This is the point where my review goes completely off the rails, because as I watched the film I couldn’t help thinking of a passage from the Confucian classic Doctrine of the Mean. No, I do not usually draw upon the Confucian classics to interpret films; it just so happens that I recently finished a translation of a short story written in classical Chinese, and it contains a reference to a passage in Doctrine of the Mean that I thought long and hard about how to translate. I am not going to include the original Chinese due to encoding issues, but my translation was: “If by nature he is rich and of high status, he acts in accordance with riches and high status, and if by nature he is poor and of low status, he acts in accordance with poverty and low status.” (This does part ways with existing English translations of the passage, but I had to consider how the passage was used in the short story.) This is part of a longer passage that discusses how the “superior man” (junzi) acts in various situations and stations. The moral is that he should act according to his station and not try to be anything more than what he is, which sounds all well and good, and very decent and noble—until you watch Snowpiercer and hear Tilda Swinton (because, I mean, who else could it be, right?) say pretty much that exact same thing... and she’s one of the most despicable antagonists in the film. Not that I was necessarily shocked by this revelation—after all, many problems in Korean society have their roots in Confucian philosophy that has been bent to serve those in power and keep them in power—but it was pretty fascinating to see this idea taken to its worst possible conclusion.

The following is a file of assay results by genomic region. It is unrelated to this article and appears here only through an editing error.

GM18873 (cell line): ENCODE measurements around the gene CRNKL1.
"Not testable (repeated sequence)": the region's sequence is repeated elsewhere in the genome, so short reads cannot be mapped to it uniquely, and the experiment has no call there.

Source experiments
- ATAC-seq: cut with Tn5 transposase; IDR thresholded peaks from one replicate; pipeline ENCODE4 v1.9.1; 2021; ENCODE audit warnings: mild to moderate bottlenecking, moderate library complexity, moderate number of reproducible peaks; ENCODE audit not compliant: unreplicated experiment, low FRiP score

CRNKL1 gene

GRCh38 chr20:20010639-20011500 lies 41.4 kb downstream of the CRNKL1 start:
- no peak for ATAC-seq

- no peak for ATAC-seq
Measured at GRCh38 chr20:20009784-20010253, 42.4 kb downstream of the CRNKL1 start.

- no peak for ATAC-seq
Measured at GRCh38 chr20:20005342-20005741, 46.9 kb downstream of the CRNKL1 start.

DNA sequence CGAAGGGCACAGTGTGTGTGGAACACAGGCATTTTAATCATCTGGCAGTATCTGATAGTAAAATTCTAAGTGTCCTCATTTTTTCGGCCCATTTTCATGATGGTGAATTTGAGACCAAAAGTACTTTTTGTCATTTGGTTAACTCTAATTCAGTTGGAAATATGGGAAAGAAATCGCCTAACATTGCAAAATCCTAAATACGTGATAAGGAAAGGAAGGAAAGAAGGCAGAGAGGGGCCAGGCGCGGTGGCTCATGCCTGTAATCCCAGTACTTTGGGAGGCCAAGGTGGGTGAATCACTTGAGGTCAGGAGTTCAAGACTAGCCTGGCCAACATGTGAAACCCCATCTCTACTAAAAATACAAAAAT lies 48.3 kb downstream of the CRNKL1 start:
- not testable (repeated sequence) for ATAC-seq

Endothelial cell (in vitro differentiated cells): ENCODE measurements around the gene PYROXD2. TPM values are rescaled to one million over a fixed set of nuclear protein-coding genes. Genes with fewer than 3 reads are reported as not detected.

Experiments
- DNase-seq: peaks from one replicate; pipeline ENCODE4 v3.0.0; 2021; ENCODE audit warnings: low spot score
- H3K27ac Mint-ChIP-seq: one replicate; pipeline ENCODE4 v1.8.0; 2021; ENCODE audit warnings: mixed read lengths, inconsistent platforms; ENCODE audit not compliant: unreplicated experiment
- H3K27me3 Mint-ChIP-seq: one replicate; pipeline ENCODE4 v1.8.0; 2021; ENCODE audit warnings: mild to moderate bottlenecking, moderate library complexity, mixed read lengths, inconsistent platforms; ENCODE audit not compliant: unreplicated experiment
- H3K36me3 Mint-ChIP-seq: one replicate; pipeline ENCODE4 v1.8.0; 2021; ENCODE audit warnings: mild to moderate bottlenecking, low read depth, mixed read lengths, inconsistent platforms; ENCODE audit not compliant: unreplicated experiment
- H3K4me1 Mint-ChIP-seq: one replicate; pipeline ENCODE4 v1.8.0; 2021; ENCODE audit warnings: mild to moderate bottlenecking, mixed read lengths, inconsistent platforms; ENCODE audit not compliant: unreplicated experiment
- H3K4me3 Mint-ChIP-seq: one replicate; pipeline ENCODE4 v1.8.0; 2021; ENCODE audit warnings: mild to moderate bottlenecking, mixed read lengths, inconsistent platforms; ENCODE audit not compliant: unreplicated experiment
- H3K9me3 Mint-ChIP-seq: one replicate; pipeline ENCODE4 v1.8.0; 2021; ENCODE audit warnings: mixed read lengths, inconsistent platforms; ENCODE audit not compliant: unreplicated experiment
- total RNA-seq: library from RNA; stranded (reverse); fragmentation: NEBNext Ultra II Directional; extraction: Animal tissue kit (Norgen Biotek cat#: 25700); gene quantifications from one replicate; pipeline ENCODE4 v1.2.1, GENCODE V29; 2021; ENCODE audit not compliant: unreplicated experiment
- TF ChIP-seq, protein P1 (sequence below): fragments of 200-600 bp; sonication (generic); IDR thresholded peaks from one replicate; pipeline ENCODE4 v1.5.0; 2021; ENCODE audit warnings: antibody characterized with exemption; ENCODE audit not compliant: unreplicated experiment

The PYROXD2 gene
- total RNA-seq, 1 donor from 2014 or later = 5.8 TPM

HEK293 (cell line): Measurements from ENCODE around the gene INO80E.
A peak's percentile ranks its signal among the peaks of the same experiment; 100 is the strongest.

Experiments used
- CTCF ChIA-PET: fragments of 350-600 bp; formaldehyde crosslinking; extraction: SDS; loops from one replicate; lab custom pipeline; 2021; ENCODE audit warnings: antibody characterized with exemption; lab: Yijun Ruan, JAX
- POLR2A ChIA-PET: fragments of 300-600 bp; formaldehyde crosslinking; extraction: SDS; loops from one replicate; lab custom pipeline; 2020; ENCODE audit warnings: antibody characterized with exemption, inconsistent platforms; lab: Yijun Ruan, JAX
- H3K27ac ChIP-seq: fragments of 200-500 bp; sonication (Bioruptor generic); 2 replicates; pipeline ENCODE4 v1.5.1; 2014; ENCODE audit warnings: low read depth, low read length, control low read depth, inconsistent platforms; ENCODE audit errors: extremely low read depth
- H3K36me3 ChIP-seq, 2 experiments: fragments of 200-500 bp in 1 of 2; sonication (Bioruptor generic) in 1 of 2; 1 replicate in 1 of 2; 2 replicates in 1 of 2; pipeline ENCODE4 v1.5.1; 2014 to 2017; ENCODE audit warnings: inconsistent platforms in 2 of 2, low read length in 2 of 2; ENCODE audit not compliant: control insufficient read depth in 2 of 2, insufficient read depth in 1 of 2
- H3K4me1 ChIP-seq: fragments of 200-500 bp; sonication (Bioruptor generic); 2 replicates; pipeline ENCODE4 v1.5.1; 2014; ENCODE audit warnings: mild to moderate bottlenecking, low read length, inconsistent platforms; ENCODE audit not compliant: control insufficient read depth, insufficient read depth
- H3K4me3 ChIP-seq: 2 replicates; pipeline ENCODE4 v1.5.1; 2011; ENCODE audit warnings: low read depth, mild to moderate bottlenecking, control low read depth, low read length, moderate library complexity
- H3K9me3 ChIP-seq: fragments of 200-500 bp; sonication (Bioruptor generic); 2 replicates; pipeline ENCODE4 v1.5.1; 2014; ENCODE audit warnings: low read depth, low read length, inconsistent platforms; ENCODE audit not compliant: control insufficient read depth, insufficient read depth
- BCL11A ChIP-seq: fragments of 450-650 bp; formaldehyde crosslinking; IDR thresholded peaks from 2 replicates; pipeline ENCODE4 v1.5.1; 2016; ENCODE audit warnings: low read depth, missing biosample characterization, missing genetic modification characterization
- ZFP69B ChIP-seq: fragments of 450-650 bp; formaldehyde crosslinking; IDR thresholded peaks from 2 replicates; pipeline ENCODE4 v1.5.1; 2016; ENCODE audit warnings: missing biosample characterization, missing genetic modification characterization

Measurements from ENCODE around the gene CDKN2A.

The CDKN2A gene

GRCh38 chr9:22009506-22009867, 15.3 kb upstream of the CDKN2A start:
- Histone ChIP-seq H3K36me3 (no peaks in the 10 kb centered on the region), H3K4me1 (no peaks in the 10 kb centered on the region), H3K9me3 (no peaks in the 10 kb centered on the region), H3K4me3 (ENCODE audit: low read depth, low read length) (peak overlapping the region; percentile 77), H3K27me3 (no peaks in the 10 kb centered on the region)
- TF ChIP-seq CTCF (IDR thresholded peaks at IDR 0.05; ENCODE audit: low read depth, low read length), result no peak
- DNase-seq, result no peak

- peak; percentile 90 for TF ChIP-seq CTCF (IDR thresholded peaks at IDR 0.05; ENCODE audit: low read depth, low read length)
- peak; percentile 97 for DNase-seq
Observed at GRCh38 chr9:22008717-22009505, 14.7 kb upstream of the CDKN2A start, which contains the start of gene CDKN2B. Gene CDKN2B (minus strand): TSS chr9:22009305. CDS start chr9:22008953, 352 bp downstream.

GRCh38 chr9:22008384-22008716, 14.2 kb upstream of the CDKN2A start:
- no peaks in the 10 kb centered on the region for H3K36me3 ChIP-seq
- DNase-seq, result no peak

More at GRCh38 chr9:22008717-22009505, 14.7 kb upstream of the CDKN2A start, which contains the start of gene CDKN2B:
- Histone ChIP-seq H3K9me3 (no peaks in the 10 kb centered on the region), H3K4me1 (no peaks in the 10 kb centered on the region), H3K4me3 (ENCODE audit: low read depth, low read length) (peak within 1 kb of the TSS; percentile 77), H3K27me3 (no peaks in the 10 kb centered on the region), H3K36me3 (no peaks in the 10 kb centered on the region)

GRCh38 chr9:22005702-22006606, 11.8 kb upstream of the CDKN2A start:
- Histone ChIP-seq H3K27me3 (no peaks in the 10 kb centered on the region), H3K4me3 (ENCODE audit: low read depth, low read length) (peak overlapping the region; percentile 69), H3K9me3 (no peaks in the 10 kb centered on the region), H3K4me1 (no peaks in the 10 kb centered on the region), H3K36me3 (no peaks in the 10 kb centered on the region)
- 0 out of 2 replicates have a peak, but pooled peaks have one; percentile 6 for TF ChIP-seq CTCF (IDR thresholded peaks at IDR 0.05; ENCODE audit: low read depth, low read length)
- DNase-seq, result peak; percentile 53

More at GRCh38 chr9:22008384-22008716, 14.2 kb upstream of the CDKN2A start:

Keeping with the theme of ideology for a moment, while the film does depict a lot of pretty horrible things, it is not actually that gruesome. For example, there is a lot of violence—you may have seen some shots from the ax fight in the trailer—but you don’t really see that much gore. I guess in some ways it is very stylized, as befits an adaptation of a graphic novel. There are other things that are a little stomach-wrenching, but all in all I was doing fine until the rebels started penetrating the heart of the front of the train. That was when things started getting a little creepy. Each of the cars has a different function, with an aquarium car, a garden car, a butcher’s car, etc. The most frightening of all the cars, though, was the classroom car, where little elites were being brainwashed. It all felt very, very... North Korean. It was all clean and bright and pretty and sterile and soul-crushingly horrifying. The children recited slogans after the teacher, sang along with propaganda songs, and very calmly and blithely talked about how passengers in the rear of the train were evil. For whatever I felt watching the rest of the film, I never felt quite as creeped out as when I watched this scene.